The Poisson distribution is a discrete probability function that is used to calculate the probability of a number of events occurring in a specified time period.
The Poisson probability mass function calculates the probability that there will be exactly x occurrences within the specified time period. This is given by the formula:
where λ is the expected number of occurrences within the specified time period.
The cumulative Poisson probability function calculates the probability that there will be at most x occurrences within the specified time period. This is given by the formula:
For further information, see the Wikipedia Poisson Distribution PageIn Excel 2010, the Poisson function has been replaced by the Poisson.Dist function, which has improved accuracy.
Although it has been replaced, the Poisson function is still available in Excel 2010 (stored in the list of compatibility functions), to allow compatibility with earlier versions of Excel.
The Excel POISSON function calculates the Poisson Probability Mass Function or the Cumulative Poisson Probability Function for a supplied set of parameters.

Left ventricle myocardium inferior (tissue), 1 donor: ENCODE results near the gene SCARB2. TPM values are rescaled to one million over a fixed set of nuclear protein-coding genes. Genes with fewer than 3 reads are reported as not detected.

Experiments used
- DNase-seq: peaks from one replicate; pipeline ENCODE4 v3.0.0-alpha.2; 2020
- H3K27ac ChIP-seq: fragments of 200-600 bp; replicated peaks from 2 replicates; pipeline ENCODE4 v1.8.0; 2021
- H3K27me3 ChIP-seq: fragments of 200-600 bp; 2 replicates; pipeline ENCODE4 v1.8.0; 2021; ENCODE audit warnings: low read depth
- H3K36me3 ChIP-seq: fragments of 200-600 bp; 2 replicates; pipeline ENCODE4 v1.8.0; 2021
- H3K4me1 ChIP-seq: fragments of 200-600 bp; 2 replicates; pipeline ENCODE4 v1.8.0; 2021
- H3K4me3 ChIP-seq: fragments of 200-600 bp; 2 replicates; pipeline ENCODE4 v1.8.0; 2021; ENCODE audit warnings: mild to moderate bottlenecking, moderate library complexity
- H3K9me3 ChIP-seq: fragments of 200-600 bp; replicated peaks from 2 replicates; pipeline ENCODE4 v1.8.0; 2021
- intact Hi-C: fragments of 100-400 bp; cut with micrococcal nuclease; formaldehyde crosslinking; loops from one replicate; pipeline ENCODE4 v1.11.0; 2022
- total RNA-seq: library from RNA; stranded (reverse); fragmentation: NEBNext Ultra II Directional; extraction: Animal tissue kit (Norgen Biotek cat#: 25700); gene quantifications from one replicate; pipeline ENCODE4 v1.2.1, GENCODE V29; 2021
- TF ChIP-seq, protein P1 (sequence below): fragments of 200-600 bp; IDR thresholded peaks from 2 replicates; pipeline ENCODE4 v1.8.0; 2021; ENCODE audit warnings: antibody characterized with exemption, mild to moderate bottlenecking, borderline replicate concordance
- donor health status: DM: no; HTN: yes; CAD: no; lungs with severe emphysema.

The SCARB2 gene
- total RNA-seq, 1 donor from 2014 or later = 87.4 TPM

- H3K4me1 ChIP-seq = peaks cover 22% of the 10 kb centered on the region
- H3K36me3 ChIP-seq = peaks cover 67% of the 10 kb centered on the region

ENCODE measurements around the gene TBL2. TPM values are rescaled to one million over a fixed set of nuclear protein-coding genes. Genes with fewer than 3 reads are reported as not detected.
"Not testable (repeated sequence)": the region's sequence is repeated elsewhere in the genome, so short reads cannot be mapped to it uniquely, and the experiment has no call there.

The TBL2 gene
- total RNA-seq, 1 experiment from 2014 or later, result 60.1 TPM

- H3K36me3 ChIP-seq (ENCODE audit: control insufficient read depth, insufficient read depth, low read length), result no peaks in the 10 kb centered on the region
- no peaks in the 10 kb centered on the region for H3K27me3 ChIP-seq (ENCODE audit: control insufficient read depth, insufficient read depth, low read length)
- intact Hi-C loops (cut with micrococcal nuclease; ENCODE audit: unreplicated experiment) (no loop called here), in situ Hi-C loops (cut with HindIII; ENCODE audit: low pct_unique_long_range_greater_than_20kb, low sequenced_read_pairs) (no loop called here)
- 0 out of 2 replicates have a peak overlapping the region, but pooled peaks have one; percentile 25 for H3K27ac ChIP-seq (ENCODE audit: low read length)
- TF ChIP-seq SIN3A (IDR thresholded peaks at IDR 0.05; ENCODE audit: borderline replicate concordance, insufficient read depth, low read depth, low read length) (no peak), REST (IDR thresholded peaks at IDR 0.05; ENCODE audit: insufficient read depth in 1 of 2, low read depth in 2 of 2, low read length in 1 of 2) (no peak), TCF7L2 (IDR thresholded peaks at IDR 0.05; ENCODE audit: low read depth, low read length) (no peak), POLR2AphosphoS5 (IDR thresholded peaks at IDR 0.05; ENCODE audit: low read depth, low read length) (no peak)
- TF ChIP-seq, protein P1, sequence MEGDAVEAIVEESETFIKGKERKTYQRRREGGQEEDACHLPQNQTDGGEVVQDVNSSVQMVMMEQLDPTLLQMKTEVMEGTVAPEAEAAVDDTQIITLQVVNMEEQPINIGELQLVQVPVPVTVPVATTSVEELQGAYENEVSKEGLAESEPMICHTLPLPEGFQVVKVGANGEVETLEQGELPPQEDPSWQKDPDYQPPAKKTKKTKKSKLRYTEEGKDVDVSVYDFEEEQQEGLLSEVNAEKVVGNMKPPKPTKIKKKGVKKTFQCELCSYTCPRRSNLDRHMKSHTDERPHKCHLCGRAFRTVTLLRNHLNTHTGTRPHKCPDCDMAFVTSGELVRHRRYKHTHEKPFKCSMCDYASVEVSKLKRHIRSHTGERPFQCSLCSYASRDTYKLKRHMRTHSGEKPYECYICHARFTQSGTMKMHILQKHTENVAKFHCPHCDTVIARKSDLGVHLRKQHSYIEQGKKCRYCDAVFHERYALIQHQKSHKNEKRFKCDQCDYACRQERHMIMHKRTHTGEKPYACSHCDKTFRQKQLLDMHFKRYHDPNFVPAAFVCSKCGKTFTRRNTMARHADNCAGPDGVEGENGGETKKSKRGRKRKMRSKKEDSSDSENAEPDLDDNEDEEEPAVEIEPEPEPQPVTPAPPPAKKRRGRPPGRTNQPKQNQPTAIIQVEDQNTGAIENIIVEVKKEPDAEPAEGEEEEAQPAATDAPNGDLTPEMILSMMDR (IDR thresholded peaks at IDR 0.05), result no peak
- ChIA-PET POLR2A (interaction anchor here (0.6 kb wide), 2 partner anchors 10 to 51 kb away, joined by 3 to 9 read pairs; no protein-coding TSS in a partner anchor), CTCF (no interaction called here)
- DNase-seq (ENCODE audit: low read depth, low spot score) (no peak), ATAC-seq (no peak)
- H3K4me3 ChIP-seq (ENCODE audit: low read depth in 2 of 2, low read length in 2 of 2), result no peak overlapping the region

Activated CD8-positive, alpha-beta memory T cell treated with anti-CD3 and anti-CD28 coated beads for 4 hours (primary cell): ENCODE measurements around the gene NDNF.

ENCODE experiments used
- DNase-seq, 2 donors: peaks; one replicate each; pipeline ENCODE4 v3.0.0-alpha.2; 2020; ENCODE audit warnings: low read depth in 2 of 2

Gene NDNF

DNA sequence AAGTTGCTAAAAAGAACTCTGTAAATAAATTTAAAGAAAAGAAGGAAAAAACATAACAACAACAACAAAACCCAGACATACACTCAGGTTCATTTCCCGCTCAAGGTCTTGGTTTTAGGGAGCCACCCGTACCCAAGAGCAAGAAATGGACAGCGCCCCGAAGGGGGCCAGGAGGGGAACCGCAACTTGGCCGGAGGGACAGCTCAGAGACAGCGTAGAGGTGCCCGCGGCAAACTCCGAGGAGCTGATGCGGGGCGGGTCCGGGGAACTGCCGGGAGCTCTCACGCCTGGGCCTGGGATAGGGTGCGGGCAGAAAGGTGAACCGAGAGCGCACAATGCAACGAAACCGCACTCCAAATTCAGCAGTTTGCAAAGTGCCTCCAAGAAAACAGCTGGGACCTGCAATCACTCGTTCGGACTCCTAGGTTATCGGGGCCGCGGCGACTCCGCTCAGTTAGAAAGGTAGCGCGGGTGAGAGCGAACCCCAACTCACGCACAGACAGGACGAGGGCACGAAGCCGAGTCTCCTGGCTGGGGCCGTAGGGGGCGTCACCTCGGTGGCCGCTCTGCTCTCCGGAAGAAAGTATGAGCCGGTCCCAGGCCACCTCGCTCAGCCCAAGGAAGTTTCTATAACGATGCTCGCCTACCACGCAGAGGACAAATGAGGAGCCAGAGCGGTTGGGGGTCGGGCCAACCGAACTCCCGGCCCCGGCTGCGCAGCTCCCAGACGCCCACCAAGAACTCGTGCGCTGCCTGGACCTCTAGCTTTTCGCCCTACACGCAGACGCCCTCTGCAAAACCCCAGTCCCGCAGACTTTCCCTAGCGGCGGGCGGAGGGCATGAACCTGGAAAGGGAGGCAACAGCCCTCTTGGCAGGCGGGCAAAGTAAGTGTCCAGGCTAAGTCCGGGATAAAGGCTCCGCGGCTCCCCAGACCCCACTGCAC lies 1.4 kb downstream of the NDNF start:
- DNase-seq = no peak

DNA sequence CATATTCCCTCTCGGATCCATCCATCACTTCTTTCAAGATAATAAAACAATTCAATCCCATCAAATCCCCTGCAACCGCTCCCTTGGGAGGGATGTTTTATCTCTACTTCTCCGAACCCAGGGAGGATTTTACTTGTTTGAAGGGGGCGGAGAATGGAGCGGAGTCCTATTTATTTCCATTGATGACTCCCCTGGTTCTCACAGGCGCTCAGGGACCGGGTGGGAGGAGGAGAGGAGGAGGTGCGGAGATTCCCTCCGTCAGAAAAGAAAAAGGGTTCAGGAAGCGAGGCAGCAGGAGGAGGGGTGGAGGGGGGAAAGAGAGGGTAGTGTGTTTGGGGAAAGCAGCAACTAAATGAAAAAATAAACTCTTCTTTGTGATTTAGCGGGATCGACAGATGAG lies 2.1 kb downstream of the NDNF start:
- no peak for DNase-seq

The syntax of the function is:
Where the function arguments are:
x    The number of events that you want the probability for (must be ≥ 0). This value should be an integer; If a decimal is supplied, it will be truncated to an integer by Excel.  
mean    The expected number of events (must be ≥ 0).  
cumulative    A logical argument that specifies the type of distribution to be calculated. This can be either:

The above chart on the right shows the Poisson Probability Mass Function with an expected value (mean) of 25.
If you want to use Excel to calculate the value of this function at x = 20, this can be done using the Excel Poisson function, as follows:
This gives the result 0.051917469.
The above chart on the right shows the Cumulative Poisson Probability Function with an expected value (mean) of 40.
If you want to use Excel to calculate the value of this function at x = 35, this can be done using the Excel Poisson function, as follows:
This gives the result 0.242414198.
For further information and examples of the Excel Poisson function, see the Microsoft Office website.
If you get an error from the Excel Poisson function this is likely to be one of the following:
#NUM!    Occurs if either the supplied value of x, or the supplied mean is < 0. 
#VALUE!    Occurs if any of the supplied arguments are nonnumeric.